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A Kid Could Learn A Lot From Ants
Hanks and Goetzman were in sync with Davis on presenting the story's multiple themes and life lessons without talking down to young viewers.

"Trying to teach kids a lesson cannot be jack-knifed into a movie,” states Hanks. "The meaning of a fable has to be part and parcel to the story being told. What Lucas learns from the ants—that being part of a good family is irreplaceable—is what The Ant Bully tells, not preaches, at its core.”

Davis, a longtime fan of the classically edgy Warner Bros. cartoons, has always strived to maintain a certain level of sophistication in his work, ever mindful of the fact that "kids grasp a lot more than people give them credit for. When I was a kid, I always knew when I was being talked down to and I resented it. The truth is kids are pretty sharp and insightful.”

True to his word, Davis admits there were times during production when staffers brought their children in to view early footage and he found they provided worthwhile feedback – in one case even influencing Davis' ultimate revision to the end of the story.

"First and foremost, you want to make something entertaining and fun to watch,” he says. "But along with that, there should also be a purpose, some message that kids and parents can walk away with and feel good about. Otherwise it's just frivolous, and the experience is over the minute you leave the theater.” Speaking not only from a writer's point of view, but as a moviegoer, he says, "It's always more interesting to see characters change throughout the telling of a story, to see them go through struggles and learn something.”

The Ant Bully, notes Davis, "has several related themes that are equally important. Not only does Lucas learn about teamwork, friendship, courage and the value of community when he's working with the ants, but he also learns about the abuse of power and what it's like to be in someone else's position. Originally, when he looks at the ants, he disregards them because they are small and seemingly insignificant, which he feels gives him permission to do whatever he likes with them. It's not until he sees the ramifications of his actions that he starts to think about how maybe that isn't the right thing to do.”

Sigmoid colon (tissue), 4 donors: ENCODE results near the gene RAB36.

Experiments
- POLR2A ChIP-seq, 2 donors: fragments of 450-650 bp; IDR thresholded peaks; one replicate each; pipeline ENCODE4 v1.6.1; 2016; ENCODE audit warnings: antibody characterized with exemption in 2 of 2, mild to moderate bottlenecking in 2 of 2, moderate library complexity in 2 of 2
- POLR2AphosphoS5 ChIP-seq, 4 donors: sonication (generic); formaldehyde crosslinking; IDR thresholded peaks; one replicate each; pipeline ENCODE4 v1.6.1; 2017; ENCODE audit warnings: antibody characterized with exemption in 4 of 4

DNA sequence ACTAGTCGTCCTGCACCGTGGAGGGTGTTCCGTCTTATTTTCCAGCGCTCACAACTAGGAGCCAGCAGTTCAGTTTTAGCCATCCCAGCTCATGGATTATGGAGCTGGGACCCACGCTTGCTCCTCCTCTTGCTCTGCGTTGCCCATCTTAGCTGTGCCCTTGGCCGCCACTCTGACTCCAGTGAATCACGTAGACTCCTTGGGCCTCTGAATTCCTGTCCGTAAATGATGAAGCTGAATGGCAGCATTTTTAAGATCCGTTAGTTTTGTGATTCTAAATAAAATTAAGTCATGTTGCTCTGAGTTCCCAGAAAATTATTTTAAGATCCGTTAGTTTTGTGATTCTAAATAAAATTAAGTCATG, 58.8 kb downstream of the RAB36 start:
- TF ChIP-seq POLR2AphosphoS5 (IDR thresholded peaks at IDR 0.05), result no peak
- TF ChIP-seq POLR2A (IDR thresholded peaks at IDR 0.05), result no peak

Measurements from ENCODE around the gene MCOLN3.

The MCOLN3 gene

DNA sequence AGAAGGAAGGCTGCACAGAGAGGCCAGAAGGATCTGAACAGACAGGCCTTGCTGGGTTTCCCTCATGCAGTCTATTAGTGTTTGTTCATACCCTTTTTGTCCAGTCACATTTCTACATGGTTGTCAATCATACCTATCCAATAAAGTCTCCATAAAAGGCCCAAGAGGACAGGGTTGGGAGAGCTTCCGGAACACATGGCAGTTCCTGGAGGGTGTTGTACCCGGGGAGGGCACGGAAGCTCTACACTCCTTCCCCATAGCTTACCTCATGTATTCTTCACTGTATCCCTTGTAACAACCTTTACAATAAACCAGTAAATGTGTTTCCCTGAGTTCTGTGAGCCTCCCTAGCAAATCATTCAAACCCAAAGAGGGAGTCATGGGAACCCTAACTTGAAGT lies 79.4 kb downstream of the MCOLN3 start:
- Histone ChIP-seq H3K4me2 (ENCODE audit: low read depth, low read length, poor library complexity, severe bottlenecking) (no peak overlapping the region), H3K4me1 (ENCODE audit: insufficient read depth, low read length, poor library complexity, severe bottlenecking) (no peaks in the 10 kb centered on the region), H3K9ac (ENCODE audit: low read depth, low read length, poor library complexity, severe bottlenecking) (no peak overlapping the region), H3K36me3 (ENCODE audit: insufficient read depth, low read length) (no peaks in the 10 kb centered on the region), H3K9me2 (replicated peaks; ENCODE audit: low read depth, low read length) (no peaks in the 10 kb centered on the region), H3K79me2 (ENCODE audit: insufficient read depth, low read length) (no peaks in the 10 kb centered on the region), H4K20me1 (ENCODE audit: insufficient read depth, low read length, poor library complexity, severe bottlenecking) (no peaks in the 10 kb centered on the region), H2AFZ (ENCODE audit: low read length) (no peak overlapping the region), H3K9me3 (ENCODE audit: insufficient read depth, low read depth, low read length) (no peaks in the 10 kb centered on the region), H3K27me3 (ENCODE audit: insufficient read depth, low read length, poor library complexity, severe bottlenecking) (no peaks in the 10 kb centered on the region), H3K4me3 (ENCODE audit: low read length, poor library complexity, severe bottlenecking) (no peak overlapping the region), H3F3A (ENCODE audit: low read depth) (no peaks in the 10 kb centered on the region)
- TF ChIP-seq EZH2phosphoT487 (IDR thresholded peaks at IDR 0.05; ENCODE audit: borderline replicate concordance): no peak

First, in his skirmishes with bully Steve that always leave him on the losing side, and then later, when he privately pummels the ant hill in retaliation, Lucas alternately plays the roles of victim and bully in the story. It takes him awhile and some very interesting experiences to discover this humbling irony. From that moment of realization, Davis says, "You could then, if you want, extrapolate beyond the level of neighborhood bullies and 10-year-old kids and apply it to other things going on in the world because it's very much a universal concept. Just because you have the power or the upper hand doesn't automatically grant you the right to use it.”

Meanwhile, in his miniature form, Lucas is constantly surprised, delighted or horrified, and sometimes all three, to learn that things are not always what they seem. Ants can have feelings, frogs that are fun to chase can be fearsome predators, and his own familiar lawn— formerly to Lucas a dull expanse of dry grass between his house and the sidewalk—is actually a territorial battleground abuzz with activity and life-and-death drama like a primeval jungle. Who knew?!

By changing his perspective, Lucas sees every single thing around him in a whole new way, even things he's taken for granted his entire life.

For this Next Scene, Could You Pretend You're an Ant Being Swallowed By a Frog? And Then Regurgitated? Thank You.

While retaining the charm and meaning of the John Nickle book, "and staying true to the journey it takes,” grants Davis, The Ant Bully expands the scope of Lucas' adventures to include additional characters and relation

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